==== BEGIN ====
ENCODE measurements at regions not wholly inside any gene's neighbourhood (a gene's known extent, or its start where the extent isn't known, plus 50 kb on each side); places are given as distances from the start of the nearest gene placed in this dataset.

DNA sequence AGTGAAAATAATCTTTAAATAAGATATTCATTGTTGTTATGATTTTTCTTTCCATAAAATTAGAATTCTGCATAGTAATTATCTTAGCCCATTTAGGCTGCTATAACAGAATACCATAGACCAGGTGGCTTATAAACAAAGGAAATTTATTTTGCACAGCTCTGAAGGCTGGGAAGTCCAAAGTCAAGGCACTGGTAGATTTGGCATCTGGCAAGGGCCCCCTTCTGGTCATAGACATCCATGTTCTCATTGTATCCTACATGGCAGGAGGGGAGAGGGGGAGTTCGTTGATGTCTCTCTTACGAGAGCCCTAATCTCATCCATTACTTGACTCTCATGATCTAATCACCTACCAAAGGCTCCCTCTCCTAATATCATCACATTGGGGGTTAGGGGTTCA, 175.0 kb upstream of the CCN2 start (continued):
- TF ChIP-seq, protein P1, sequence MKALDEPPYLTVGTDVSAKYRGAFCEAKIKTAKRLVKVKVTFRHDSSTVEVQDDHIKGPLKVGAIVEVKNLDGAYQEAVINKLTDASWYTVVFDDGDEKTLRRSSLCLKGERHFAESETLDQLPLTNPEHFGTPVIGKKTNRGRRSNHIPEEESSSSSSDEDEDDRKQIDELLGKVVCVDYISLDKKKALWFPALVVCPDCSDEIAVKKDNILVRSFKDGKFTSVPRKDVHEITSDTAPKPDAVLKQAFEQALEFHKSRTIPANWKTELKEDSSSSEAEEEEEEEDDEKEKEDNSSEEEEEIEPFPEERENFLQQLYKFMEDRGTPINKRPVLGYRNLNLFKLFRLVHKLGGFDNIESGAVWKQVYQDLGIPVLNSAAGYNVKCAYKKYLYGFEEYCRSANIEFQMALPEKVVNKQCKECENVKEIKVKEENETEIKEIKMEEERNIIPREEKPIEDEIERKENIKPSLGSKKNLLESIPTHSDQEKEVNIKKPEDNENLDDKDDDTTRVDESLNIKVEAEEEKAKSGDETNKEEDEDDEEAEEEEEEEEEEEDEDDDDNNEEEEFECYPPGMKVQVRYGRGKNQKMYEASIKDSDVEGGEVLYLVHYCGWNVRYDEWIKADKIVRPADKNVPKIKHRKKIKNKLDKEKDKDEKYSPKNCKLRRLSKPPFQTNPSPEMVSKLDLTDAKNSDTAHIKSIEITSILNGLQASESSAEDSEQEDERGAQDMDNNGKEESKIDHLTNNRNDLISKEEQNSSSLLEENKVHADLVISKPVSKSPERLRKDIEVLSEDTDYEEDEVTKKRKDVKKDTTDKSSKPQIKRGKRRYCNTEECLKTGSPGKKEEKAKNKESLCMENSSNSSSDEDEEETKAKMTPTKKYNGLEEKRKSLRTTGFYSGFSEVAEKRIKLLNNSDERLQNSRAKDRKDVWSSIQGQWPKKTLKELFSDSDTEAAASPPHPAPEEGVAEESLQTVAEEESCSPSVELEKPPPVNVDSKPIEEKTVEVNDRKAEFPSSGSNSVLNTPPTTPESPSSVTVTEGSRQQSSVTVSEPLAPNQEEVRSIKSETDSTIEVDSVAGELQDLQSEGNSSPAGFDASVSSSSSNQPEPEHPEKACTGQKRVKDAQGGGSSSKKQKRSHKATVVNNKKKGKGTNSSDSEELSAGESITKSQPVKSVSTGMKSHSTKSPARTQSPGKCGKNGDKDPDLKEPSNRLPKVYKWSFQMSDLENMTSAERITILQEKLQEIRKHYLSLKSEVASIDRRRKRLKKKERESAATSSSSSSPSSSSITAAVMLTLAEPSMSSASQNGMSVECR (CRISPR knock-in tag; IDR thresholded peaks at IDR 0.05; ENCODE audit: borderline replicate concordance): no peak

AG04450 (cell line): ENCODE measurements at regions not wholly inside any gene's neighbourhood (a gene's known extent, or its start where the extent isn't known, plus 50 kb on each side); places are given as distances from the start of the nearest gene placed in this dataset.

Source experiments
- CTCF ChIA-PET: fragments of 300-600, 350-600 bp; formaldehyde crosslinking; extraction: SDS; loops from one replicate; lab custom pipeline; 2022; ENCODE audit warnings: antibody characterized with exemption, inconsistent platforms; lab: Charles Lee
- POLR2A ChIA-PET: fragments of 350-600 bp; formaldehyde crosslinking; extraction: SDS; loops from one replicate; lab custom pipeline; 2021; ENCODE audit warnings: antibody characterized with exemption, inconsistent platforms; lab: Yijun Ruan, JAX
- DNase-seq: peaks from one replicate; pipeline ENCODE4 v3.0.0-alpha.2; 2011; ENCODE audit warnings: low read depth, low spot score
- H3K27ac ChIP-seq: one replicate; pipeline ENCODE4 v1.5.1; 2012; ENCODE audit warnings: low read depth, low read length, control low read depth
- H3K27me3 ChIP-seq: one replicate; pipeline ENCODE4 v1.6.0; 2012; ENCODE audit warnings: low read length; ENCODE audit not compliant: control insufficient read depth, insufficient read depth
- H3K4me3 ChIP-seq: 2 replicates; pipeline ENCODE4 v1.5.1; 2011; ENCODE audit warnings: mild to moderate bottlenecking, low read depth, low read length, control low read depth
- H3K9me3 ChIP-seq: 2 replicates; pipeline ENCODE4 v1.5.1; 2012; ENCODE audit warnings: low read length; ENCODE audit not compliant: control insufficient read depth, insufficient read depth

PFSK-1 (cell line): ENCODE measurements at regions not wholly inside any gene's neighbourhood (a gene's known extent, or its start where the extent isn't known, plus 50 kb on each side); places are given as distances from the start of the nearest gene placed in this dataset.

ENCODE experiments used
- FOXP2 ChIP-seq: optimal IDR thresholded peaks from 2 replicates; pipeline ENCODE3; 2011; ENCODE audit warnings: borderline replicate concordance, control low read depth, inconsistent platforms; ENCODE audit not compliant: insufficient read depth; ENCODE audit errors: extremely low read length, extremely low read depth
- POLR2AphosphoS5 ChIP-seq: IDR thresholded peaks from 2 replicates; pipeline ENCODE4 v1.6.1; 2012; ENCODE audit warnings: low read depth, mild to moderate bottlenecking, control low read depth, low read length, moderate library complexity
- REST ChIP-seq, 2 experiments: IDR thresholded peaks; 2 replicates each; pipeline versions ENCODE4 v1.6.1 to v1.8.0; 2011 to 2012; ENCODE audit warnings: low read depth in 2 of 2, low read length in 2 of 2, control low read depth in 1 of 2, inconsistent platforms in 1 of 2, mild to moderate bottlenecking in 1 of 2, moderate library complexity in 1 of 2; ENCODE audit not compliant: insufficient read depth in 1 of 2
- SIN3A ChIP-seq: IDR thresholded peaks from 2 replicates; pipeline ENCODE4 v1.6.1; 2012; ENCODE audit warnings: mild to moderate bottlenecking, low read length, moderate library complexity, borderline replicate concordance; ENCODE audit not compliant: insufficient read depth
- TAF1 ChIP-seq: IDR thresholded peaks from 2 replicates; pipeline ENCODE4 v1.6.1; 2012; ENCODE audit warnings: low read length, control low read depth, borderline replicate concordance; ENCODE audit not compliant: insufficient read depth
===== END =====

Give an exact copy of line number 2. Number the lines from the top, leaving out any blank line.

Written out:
DNA sequence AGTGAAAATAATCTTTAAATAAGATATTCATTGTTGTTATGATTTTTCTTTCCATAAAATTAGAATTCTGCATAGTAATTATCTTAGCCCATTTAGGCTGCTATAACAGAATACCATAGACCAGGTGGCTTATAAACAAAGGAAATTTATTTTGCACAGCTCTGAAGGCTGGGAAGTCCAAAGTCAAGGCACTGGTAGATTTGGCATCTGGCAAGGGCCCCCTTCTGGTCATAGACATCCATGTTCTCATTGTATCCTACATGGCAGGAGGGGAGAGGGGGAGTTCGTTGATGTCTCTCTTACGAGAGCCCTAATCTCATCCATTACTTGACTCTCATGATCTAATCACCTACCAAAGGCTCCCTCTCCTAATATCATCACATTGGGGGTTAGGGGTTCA, 175.0 kb upstream of the CCN2 start (continued):